Food – Fun and Healthy….there's no chance I'll hear you say it, but there are ways to get creative with food that will keep even the pickiest eaters coming back for more.
If you're struggling to fit “5 a day” into your daily routine, or worse still struggling to get nutrients for your kids (if you have them), smoothies can be a fun, healthy alternative. However, there are some do's and don'ts…
What not to do
The main problem is mixing all your… the fruit In one giant drink, there's a good chance it will be sugary heaven, which is the exact opposite of what you're trying to achieve. Mixed fruits contain a lot of hydrolyzed (sugar-fixing) fibrous content while at the same time releasing large amounts of fructose sugars. This combination is stressful on your liver, bad for your blood sugar and will set you on the path to adding fat to your body which is most likely not the reason you are doing it in the first place. In general, if they are pink and bright red, the juices are sweet and that probably means they contain sugar.
What to do
To create the perfect juice we want to try (as much as the taste allows) to add a mixture of vegetables without affecting the flavor too much. Moreover, we can add some nutritional supplements and spices which all help in maintaining our health. In practice, this may be a bit of trial and error, but you'll soon find what works for you (and your family) according to their personal tastes.
a base – This is the water content that helps emulsify the rest of the juice. Some people just use ice cubes, others prefer a small drop of apple/orange juice or milk (almond, cow, oat), etc.
Capacitors -Fruits like peaches, bananas, nectarines, and peaches can add texture to your smoothie. Add a handful of oats if you want it to be filling and a little thicker. If you want to keep the sugar lower, use avocado instead, which contains more fat rather than sugar.
content – Vegetables and fruits that add color and flavor are a vital addition to your juice. Carrots and pumpkin are really helpful in this regard, but beware that the mixture of colorful vegetables tends to leave a slightly off-putting brown mixture!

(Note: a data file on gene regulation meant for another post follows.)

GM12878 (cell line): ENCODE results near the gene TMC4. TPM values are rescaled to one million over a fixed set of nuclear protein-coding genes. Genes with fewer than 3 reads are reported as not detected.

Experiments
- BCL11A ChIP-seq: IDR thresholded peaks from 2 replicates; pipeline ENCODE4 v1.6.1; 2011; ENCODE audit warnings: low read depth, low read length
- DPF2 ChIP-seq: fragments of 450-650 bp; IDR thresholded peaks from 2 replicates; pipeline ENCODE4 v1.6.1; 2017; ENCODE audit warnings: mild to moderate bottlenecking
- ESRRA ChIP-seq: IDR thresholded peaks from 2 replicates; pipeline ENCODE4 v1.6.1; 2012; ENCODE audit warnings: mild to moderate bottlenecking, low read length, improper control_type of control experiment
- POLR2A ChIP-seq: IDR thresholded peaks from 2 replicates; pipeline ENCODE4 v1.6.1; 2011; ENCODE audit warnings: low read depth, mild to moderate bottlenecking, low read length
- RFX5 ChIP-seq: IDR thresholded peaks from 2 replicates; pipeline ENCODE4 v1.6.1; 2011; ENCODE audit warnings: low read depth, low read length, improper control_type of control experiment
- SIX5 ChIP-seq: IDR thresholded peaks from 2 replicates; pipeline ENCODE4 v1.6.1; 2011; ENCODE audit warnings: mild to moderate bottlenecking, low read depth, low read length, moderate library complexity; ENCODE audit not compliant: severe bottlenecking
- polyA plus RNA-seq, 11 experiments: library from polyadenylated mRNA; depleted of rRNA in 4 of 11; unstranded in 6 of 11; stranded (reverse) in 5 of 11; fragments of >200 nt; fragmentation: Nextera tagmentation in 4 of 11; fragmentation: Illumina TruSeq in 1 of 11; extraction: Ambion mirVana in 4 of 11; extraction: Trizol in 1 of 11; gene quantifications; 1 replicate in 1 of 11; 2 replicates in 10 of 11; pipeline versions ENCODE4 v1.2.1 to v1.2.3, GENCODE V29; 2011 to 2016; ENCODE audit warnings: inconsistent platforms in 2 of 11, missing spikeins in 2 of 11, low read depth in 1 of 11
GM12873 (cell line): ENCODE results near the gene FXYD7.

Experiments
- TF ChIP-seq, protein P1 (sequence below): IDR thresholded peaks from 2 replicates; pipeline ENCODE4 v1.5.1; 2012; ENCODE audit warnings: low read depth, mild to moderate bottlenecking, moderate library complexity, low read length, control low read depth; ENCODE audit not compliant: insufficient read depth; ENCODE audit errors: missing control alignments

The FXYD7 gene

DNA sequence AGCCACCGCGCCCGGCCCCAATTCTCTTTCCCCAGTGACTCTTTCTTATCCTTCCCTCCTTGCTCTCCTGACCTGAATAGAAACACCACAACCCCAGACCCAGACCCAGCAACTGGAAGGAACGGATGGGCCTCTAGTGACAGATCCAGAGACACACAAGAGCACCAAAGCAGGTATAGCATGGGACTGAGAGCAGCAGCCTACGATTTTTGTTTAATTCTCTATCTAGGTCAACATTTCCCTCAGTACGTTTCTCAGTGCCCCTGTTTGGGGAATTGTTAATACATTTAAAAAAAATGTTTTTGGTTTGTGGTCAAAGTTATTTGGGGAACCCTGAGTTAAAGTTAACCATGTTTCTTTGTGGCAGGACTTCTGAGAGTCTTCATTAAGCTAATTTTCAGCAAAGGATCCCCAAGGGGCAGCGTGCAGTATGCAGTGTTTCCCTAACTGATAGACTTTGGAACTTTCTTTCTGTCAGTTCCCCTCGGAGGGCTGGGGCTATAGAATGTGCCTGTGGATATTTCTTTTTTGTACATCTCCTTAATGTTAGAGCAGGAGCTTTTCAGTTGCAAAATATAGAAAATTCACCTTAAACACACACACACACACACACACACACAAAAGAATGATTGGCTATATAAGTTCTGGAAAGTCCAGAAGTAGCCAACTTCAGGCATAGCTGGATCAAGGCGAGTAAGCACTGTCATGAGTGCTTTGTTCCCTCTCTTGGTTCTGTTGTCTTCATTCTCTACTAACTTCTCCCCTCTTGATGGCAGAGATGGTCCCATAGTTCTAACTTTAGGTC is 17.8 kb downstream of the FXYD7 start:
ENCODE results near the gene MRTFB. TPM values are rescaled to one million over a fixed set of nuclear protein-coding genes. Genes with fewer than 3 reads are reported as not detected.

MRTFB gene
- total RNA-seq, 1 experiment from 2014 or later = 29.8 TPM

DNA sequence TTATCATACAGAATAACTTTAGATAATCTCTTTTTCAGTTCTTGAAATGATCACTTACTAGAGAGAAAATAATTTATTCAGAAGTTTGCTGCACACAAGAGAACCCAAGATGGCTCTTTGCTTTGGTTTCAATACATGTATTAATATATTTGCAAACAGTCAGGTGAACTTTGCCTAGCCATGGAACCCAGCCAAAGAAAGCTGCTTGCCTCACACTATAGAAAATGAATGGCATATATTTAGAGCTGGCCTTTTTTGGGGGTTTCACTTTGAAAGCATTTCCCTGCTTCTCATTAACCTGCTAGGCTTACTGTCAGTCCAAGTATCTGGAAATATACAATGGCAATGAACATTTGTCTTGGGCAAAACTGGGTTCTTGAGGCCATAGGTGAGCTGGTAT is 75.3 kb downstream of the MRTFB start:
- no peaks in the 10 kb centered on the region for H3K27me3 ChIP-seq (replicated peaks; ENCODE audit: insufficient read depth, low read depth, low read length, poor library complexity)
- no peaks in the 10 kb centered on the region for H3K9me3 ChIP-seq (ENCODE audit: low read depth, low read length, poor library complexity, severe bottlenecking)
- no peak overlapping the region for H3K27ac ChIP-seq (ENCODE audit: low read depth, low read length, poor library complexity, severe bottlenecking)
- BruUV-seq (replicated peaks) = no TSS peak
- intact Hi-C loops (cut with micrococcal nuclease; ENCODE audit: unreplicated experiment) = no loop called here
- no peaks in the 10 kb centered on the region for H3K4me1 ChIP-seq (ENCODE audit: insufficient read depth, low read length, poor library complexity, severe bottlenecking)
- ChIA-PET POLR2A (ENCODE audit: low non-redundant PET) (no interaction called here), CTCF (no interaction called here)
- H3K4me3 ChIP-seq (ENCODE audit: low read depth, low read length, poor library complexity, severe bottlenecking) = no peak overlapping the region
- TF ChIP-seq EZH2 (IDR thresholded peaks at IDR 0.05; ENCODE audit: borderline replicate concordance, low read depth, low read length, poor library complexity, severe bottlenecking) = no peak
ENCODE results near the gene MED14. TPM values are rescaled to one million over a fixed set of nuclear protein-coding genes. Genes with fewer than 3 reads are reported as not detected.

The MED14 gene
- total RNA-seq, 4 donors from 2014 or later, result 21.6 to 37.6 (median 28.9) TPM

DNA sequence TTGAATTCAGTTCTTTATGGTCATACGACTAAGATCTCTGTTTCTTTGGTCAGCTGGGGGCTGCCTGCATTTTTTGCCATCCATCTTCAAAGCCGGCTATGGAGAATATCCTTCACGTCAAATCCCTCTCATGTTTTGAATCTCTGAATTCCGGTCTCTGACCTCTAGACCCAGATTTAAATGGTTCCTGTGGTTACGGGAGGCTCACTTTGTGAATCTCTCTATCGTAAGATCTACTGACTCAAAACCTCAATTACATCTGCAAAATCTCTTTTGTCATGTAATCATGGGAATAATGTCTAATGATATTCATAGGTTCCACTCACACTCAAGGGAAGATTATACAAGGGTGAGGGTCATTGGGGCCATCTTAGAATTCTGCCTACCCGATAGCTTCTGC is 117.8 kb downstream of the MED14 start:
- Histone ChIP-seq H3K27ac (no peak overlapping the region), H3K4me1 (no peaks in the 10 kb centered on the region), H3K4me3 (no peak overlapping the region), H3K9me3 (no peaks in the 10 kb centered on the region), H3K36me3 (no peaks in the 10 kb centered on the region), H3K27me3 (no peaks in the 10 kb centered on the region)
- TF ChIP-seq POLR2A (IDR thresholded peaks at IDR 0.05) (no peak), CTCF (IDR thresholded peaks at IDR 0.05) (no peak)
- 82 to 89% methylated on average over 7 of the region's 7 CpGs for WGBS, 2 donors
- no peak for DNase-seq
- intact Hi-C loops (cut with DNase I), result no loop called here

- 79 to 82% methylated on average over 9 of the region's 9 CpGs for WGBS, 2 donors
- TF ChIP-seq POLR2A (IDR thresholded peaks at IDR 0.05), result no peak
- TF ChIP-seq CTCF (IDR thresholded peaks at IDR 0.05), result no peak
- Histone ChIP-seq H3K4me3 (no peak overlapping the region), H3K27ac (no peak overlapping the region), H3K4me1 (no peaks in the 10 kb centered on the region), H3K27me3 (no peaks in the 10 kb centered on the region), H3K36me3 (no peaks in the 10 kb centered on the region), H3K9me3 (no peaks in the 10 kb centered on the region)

Superfoods One well-known superfood that can be added to a smoothie is celery. However, it seems that no matter how you try to hide it, the celery flavor tends to dominate and is therefore likely to upset even demanding juice drinkers.
Extras – Natural additives including turmeric, nutmeg and cinnamon are a welcome addition to your recipe. Cinnamon is known for its sugar-stabilizing effects, and turmeric (although this may radically alter the flavor) is known for its anti-inflammatory properties. If you want more of a “chocolate” flavour, some cocoa powder is usually a treat.
Supplements -Adding multivitamin drops (for those who are fussy eaters) to help them get some vitamin D3 and maybe some vitamin B complex (for vegans) is another great bonus.
If you're still not sure what you're doing and are nervous about getting started, we've created some basic beginner recipes for you to try yourself:
2 peeled apples
160 grams of frozen berries
130 ml of natural yogurt
2 tablespoons rolled oats
100 ml milk
50 ml water – in the form of ice cubes (depending on the density of the juices).
25 grams peanut butter
1 tablespoon rolled oats
200 ml milk (cow or oat)
A sprinkle of cinnamon
We'd love for you to share with us some of your juicing successes and disasters. Tell us what you liked and didn't like in the comments below, or email us [email protected]
And finally, the last tip for using a blender – just remember to put the lid on!
Author: Dr. Adam Greenfield, co-founder of WorkLifeWell | Chiropractor | Wellness specialist
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